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New FHS researchers: Meet Dr. Kerstin de Wit

New FHS researchers: Meet Dr. Kerstin de Wit

Dr. de Wit is an Associate Professor in the Department of Emergency Medicine

How would you summarize your research?

My clinical work is mostly based in emergency medicine, and I also have an expertise in thrombosis medicine, which studies the formation of blood clots. My research focuses are often related to the work I’m doing in the emergency department; specifically, looking at blood thinners and their complications. Currently, I have a couple of active research streams. One is looking at how we diagnose bleeding in the brain in older people who come to the emergency department after they’ve fallen. A simple fall is one of the most common reasons for people to come to the emergency department, particularly for those who are 65 and older and are a little bit frailer. One in 20 older people who fall end up having bleeding in the brain, so what my research is focused on is determining who we should be testing for this.

My other area of focus has the same goal, but instead it looks at people who are taking anticoagulant blood thinners. For decades, we've assumed that being on an anticoagulant blood thinner puts you at a high risk of bleeding in the brain, but a lot of the research I've done recently has suggested that it might not change the risk at all.

What problem do you want to solve through your research?

The main problem I want to address is reducing the amount of unnecessary testing we perform on patients. The test we do to determine if someone is bleeding in the brain is a CT scan, and right now about 75 per cent of older adults that come in after a fall end up having one. CT scans often aren’t beneficial because they can keep the patient in the hospital for several hours longer and they have a cost to the health-care system. So, what I’m looking at is how to help emergency doctors make the decision as to whether they need to do the head scan or not.

Why is your research important to you?

I think the older population is a very important one to support for lots of reasons. For me, I hope that when I reach my old age, I know I’m going to get the best care possible. I was also very close to my grandmother, and she lived until she was 103 years old and didn’t like going to the hospital. So, anything we can do for people like her to make their visits shorter or improve the quality of care they’re receiving so they feel happier and more secure is really important to me.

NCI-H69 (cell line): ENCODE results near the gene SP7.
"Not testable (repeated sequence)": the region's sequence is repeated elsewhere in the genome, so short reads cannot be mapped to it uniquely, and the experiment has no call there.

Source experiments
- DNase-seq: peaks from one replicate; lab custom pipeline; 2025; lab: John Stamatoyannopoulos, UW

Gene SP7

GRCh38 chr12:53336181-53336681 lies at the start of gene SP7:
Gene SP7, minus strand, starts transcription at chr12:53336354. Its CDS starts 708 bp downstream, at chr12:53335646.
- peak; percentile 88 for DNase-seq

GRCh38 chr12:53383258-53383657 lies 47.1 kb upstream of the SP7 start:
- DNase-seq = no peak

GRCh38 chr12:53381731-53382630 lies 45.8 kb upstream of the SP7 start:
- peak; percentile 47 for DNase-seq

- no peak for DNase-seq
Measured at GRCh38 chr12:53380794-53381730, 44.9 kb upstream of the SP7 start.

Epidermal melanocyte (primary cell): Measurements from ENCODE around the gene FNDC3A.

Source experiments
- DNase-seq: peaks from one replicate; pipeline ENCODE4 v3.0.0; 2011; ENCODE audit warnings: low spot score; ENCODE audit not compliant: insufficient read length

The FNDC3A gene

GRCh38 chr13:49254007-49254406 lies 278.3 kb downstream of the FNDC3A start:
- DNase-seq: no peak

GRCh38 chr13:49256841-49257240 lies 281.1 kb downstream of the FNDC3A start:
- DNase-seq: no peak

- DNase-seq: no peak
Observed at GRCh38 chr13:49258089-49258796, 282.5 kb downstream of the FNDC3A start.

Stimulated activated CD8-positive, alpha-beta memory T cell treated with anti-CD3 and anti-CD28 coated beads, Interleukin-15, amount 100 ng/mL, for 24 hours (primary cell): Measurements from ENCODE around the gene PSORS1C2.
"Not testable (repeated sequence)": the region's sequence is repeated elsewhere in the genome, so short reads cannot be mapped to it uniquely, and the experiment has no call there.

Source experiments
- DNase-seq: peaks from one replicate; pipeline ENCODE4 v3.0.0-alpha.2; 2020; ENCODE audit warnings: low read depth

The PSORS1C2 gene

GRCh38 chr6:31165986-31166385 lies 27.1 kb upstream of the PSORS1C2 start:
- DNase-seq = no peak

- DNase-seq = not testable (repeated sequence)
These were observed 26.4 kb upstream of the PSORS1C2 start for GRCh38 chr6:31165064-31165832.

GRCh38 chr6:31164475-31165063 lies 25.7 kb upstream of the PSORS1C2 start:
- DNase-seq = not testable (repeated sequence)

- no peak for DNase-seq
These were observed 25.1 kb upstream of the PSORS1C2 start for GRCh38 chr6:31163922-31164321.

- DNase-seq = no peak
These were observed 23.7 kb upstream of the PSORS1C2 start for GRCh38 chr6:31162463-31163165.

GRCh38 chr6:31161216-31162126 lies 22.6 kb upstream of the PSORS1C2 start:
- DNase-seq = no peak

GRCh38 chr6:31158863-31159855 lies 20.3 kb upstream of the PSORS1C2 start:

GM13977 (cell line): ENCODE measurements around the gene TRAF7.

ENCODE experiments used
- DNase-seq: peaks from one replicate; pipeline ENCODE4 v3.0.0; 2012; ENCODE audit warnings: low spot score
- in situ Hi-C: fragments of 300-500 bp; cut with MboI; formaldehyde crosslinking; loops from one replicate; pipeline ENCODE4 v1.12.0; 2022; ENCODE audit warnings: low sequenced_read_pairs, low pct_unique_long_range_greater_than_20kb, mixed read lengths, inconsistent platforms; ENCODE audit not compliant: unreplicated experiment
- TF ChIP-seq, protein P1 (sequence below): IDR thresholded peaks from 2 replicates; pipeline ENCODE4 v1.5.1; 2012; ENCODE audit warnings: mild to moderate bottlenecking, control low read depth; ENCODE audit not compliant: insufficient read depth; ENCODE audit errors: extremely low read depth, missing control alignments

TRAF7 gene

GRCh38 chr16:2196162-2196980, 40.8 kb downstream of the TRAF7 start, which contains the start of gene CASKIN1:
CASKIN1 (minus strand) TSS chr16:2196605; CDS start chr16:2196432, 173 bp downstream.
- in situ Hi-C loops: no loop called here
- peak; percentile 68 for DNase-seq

I think the main goal with all of my research is that I’m trying to make the emergency department more patient-centred. There are a lot of people who take a blood thinner throughout their life and if they have to go through the process of coming in and getting a CT scan every time they fall or trip, then that’s not always in their best interest.

What kind of impact do you hope your research will have?

What we’re hoping to produce is a checklist with four or five variables where you can go through and ask things like, does this patient have a bruise on their head, are they taking certain medication, and so on. That way, the emergency doctor would be able to see if the patient does not check any of the boxes and know they don’t have to do the head scan. If we're able to produce this and show that it's safe and effective, then I think it would impact emergency doctors around the world. The same problems we face here in Canada with this large aging population are being faced in most other countries as well, and this makes the work we’re doing here really relevant.

Do you have a secret talent?

My secret talent is that I can play the violin and the piano. I’ll be honest, I haven’t played either in a while. I haven't owned a piano in almost 20 years and my violin right now is back in the U.K., where I moved from about 10 years ago. So, my talent is maybe so secret that sometimes I don’t even know about it, but I’ve promised myself that one day I'm going to go back to the U.K. and bring my violin with me to Canada and then I can start playing again.

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